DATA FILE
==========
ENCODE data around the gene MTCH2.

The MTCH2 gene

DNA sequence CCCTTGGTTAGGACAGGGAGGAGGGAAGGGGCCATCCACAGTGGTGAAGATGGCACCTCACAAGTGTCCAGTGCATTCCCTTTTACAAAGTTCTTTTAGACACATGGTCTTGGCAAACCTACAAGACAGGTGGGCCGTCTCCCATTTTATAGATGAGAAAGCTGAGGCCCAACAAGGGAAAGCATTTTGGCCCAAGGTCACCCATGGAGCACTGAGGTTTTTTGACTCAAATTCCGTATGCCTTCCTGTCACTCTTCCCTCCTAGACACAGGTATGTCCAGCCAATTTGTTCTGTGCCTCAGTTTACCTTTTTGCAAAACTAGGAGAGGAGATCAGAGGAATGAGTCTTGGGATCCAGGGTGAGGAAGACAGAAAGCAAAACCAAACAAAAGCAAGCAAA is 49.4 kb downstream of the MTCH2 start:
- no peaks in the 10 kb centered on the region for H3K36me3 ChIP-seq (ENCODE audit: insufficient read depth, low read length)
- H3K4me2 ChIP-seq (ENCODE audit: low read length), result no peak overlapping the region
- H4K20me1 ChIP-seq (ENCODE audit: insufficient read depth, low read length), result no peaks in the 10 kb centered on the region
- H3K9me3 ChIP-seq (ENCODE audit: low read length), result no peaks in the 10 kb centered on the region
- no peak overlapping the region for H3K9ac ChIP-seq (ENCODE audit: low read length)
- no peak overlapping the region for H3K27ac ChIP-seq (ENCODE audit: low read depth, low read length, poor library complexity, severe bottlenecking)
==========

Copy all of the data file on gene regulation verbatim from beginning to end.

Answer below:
ENCODE data around the gene MTCH2.

The MTCH2 gene

DNA sequence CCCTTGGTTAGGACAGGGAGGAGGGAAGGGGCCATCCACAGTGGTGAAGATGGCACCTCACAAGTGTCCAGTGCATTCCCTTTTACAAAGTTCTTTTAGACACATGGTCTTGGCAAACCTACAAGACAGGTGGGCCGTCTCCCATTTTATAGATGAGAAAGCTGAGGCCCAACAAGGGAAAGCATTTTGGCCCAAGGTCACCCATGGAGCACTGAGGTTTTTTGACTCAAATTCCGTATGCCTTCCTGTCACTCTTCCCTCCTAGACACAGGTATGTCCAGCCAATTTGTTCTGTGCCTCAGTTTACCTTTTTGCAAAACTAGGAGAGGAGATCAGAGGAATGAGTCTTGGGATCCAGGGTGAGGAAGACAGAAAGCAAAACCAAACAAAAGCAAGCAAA is 49.4 kb downstream of the MTCH2 start:
- no peaks in the 10 kb centered on the region for H3K36me3 ChIP-seq (ENCODE audit: insufficient read depth, low read length)
- H3K4me2 ChIP-seq (ENCODE audit: low read length), result no peak overlapping the region
- H4K20me1 ChIP-seq (ENCODE audit: insufficient read depth, low read length), result no peaks in the 10 kb centered on the region
- H3K9me3 ChIP-seq (ENCODE audit: low read length), result no peaks in the 10 kb centered on the region
- no peak overlapping the region for H3K9ac ChIP-seq (ENCODE audit: low read length)
- no peak overlapping the region for H3K27ac ChIP-seq (ENCODE audit: low read depth, low read length, poor library complexity, severe bottlenecking)